A growth mindset and Fixed mindset are two types of mindsets that determine the quality of one’s life. “What you think, you become” Buddha rightly pointed out. Dr. Carol Dweck a Professor of Psychology at Stanford University and the author of the 2008 book “Mindset: The New Psychology of Success” coined the terms fixed mindset and growth mindset to describe the underlying beliefs people have about learning and intelligence. According to Dr. Carol Dweck, people with a growth mindset believe that they can develop their intelligence or talent. Whereas, fixed mindset individuals believe that intelligence and talent are basic abilities. According to Wikipedia mindset is a set of assumptions, methods, or notations held by one or more people or groups of people that is so established that it creates a powerful incentive within these people or groups to continue to adopt or accept prior behaviors, choices, or tools. This phenomenon is also sometimes described as mental inertia, “groupthink”, or a “paradigm”, and it is often difficult to counteract its effects upon analysis and decision-making processes.
Understanding the Brain
Recent advances in neuroscience show that the brain is far more malleable than we originally knew. Research on brain plasticity has shown how connectivity between neurons can be changed with more experience. With more practice, neural networks grow new connections, strengthen existing ones, and building insulation that speeds transmission of impulses. These neuroscientific discoveries have shown us that increasing our neural growth is in our own hands and this depends on the actions we take, like using good strategies, becoming inquisitive and asking more questions, practicing and taking up more challenges, and following good nutrition and sleep habits. Teaching the brain such simple things will gradually help it to improve the intelligence and ability of a person.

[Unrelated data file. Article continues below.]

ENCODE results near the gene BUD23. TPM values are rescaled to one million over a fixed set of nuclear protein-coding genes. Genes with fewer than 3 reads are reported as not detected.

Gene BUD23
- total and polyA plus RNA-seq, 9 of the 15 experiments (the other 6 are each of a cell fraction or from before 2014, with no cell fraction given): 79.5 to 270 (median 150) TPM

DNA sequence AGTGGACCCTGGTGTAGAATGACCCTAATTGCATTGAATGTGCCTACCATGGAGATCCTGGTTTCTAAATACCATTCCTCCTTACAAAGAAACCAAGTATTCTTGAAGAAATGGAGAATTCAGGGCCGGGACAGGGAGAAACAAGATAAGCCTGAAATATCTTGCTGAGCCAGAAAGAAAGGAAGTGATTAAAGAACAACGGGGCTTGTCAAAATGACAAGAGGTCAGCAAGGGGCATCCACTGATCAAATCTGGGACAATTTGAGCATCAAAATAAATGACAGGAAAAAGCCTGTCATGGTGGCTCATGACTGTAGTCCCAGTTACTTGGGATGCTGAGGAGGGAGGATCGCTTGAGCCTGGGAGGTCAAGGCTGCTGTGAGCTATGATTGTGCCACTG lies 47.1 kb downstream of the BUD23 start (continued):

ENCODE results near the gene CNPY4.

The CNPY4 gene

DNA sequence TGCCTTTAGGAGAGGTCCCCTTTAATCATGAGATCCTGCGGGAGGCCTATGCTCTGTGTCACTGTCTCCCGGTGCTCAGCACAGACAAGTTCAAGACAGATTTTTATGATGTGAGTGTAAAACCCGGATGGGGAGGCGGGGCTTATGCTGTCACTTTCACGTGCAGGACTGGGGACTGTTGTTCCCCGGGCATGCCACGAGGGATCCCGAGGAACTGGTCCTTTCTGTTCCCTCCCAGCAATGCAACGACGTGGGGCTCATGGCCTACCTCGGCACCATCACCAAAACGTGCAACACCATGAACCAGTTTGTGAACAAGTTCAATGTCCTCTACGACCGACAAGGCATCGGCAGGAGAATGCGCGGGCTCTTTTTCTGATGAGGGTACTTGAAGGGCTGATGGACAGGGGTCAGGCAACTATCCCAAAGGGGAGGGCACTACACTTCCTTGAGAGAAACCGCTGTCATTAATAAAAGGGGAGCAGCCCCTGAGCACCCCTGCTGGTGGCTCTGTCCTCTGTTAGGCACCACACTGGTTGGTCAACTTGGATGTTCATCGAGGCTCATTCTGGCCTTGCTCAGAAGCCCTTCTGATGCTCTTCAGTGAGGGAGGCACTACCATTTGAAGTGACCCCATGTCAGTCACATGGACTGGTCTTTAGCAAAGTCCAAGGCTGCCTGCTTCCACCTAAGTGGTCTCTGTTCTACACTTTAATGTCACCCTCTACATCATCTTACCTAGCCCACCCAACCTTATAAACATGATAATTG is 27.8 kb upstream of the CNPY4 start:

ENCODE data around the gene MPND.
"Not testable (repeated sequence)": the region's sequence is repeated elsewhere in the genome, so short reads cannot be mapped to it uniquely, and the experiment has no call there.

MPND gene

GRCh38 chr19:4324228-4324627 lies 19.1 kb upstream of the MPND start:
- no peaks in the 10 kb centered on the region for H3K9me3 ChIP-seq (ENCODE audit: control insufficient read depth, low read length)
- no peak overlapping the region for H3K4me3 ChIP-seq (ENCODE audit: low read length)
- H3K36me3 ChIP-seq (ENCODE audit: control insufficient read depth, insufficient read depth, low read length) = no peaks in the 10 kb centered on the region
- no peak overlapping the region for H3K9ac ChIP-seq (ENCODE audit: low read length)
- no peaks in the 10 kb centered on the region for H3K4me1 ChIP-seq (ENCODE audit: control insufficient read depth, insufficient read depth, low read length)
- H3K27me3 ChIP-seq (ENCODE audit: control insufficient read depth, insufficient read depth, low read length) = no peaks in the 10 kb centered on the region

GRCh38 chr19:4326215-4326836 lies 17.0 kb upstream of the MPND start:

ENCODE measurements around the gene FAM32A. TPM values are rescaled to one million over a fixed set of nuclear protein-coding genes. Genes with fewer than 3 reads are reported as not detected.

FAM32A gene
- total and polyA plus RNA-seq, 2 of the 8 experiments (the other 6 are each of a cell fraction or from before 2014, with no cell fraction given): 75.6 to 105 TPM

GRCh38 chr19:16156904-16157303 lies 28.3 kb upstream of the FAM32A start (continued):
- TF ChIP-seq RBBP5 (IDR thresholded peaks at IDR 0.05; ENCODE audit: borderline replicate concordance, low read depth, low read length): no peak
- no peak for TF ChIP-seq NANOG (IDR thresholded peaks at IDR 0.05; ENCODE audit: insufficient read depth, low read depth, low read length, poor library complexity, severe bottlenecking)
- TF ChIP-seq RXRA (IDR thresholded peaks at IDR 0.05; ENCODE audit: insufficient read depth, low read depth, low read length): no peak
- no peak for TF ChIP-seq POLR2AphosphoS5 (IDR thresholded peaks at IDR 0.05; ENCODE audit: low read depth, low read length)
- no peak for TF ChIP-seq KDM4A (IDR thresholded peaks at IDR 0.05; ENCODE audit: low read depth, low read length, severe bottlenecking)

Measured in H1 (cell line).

Magic of Praise and Feedback
Researchers have started noticing that teacher practice has a big impact on a student’s mindset, and the feedback that teachers give to their students can either encourage a child to choose a challenge and increase the chances of achievement or look for an easy way out of it for a possible chance of failure. Teachers’ feedback influence students’ mindset in an unpredictable way. While praising for intelligence by saying “You’re so smart” which is considered by some to be motivating, in a broader perspective it can actually have a negative impact on their achievement and motivation as it doesn’t judge the quality of the student and doesn’t analyze the amount of effort they have given in completing a certain task. It is seen that if someone is praised for his innate intelligence tends to take things for granted and wish to only perform the tasks that are easier because of the effort, in this case, is lower than those who are praised for their effort. It is not only intelligence that gets the work done but an effort is equally required for such success. Intelligence without effort is like a ship without a sailor. Praising a student’s hard work and effort cultivates a growth mindset in them. When students develop such a growth mindset, they take on challenges and learn from them without thinking about possible failures, therefore increasing their abilities and achievement and accomplishing the things that were thought to be impossible in the beginning.
7 rules for a growth mindset and how to set your mind on the right track
- Believe that intelligence can be developed.
- A desire to learn.
- Embrace challenges.
- Persist in the face of setbacks,
- See effort as a path to mastery.
- Learn from criticism.
- Find lessons and inspirations in the success of others.